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Wednesday, July 3, 2013

SAPPHIRE (1959)

Few things date faster than films with progressive social agendas. A decade or two on, they look patronizing, simplistic and smothered with uplift. So all credit to this sharply-etched British police procedural about the murder investigation of a light-skinned black girl who was ‘passing’ as white. Director Basil Dearden sticks to the pace of his two investigators, methodical Nigel Patrick and instinctive Michael Craig, who pretty much steals the pic spouting the commonplace, off-hand racial clich├ęs of the day as if they were truisms for the ages, yet thinks he hasn’t a racist bone in his body. But what really sets this one apart, is all the fine location work from Harry Waxman whose EastmanColor lensing of a very non-touristy London has been miraculously revived, especially for those who only know it from old, faded prints.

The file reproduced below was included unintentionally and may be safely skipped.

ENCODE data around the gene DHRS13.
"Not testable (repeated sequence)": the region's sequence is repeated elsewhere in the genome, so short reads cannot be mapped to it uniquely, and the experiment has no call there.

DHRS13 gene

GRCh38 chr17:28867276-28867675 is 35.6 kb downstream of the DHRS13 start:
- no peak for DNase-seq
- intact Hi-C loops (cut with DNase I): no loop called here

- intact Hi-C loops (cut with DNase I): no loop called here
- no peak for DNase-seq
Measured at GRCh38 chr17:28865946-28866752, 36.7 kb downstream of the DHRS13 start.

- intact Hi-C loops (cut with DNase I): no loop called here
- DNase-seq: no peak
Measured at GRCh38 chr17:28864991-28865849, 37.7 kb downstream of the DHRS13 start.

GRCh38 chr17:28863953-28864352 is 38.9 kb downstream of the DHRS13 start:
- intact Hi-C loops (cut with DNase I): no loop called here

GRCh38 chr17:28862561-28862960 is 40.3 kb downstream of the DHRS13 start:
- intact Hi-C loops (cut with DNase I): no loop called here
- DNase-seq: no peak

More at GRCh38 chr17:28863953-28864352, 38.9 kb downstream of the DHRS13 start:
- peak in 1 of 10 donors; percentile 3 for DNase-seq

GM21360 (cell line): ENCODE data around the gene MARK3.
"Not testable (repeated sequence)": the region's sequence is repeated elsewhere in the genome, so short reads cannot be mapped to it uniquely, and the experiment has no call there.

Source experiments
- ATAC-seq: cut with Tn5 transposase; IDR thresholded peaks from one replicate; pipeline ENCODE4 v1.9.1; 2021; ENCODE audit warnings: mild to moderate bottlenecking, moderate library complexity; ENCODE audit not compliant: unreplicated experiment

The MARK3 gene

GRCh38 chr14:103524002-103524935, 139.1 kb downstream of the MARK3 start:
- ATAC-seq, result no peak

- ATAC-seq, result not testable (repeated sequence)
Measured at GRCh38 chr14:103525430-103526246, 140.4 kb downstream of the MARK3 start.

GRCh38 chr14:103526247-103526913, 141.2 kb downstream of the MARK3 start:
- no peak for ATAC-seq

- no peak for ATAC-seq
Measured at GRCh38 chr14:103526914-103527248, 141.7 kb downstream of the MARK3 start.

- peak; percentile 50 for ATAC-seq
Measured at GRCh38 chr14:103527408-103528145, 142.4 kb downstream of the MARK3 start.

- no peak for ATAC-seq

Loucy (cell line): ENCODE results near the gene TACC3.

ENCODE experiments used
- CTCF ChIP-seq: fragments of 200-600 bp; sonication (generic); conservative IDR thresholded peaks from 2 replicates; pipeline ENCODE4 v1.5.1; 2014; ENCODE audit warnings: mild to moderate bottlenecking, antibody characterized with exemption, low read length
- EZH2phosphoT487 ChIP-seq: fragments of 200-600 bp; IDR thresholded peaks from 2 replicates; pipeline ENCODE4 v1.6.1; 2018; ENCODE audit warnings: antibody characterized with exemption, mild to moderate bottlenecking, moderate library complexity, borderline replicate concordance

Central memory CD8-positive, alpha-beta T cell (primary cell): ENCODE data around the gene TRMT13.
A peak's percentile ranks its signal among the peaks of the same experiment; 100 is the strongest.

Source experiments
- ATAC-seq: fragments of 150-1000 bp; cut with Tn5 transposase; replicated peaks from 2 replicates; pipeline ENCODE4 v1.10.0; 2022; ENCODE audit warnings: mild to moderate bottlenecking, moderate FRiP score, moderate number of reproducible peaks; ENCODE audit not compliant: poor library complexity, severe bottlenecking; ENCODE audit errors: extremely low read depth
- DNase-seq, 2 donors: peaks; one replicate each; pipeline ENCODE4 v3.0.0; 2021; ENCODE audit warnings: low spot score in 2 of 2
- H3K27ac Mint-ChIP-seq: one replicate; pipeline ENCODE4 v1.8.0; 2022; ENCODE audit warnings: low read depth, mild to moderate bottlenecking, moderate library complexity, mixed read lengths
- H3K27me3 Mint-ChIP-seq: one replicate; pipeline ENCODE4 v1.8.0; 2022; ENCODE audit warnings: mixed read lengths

DOUBLE-BILL: 1959 was also the year of Douglas Sirk’s magnificent version of IMITATION OF LIFE, from Fannie Hurst’s classic ‘passing-for-white’ meller, first filmed (wonderfully) in 1934.

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